Note: Prior authorization is not required for emergency services, defined as services that are necessary to prevent the death or serious impairment of the health of the individual. Reimbursement is not guaranteed for services that normally require prior authorization that are provided in emergency situations; those services still must meet all ForwardHealth coverage requirements, including medical necessity.

    This Action Alert 08 and others are available on the ForwardHealth website (link).


  • 03/27/2020 1:30 PM | Bree Clarksen (Administrator)

    In response to the COVID‐19 pandemic, ForwardHealth is temporarily altering certain procedures in order to prevent further spread of the disease and effectively treat existing cases. These altered procedures will only be in effect during the public health emergency declared by Governor Tony Evers for the State of Wisconsin under Executive Order 72.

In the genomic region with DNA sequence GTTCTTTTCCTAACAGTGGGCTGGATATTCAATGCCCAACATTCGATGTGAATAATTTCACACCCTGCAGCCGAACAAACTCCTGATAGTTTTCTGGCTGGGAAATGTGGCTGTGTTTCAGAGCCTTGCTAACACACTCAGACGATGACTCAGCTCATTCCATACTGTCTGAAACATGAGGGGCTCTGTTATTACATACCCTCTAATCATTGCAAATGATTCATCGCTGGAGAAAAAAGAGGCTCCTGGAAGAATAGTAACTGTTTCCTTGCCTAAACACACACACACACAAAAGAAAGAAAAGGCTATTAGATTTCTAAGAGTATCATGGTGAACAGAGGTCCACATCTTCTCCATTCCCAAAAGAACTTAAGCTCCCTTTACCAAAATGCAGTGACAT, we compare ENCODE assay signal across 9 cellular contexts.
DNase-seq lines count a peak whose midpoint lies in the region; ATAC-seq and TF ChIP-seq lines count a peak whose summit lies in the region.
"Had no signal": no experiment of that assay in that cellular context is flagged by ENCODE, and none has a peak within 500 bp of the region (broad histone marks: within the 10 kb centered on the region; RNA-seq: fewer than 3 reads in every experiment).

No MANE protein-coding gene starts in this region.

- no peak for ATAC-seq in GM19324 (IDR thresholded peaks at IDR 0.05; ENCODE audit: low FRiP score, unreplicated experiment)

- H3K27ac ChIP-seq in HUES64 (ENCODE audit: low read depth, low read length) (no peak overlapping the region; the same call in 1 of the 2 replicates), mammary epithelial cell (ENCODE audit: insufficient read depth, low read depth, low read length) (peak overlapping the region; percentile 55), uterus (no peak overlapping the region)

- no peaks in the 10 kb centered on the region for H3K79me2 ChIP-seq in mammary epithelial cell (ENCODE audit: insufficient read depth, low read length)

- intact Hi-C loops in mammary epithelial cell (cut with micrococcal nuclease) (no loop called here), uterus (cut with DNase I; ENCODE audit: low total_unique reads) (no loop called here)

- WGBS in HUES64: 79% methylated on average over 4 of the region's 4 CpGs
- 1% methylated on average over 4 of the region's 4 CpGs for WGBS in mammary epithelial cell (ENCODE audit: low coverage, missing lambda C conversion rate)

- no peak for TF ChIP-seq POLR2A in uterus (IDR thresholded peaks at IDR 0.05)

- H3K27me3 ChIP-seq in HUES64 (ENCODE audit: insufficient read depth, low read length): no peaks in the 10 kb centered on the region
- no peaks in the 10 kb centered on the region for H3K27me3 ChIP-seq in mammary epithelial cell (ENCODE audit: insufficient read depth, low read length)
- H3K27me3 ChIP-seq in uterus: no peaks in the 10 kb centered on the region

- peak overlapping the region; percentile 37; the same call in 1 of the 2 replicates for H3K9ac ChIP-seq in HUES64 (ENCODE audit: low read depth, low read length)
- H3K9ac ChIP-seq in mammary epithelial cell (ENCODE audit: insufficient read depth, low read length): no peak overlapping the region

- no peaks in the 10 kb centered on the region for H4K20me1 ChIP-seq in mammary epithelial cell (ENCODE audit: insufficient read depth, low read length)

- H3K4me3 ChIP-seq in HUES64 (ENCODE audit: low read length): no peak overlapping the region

Temporary Phone Number Change for Urgent Prior Authorization Requests

    For urgent prior authorization requests for fee‐for‐service members, contact ForwardHealth Provider Services at 800‐947‐9627 for assistance with expediting the prior authorization process. An urgent, medically necessary situation is one where a delay in authorization would result in undue hardship for the member or unnecessary costs for Wisconsin Medicaid as determined by the Division of Medicaid Services. In general, urgent requests will receive a response within five business days. Additional information regarding urgent services is available.

    Note: Prior authorization is not required for emergency services, defined as services that are necessary to prevent the death or serious impairment of the health of the individual. Reimbursement is not guaranteed for services that normally require prior authorization that are provided in emergency situations; those services still must meet all ForwardHealth coverage requirements, including medical necessity.


  • 03/23/2020 1:30 PM | Bree Clarksen (Administrator)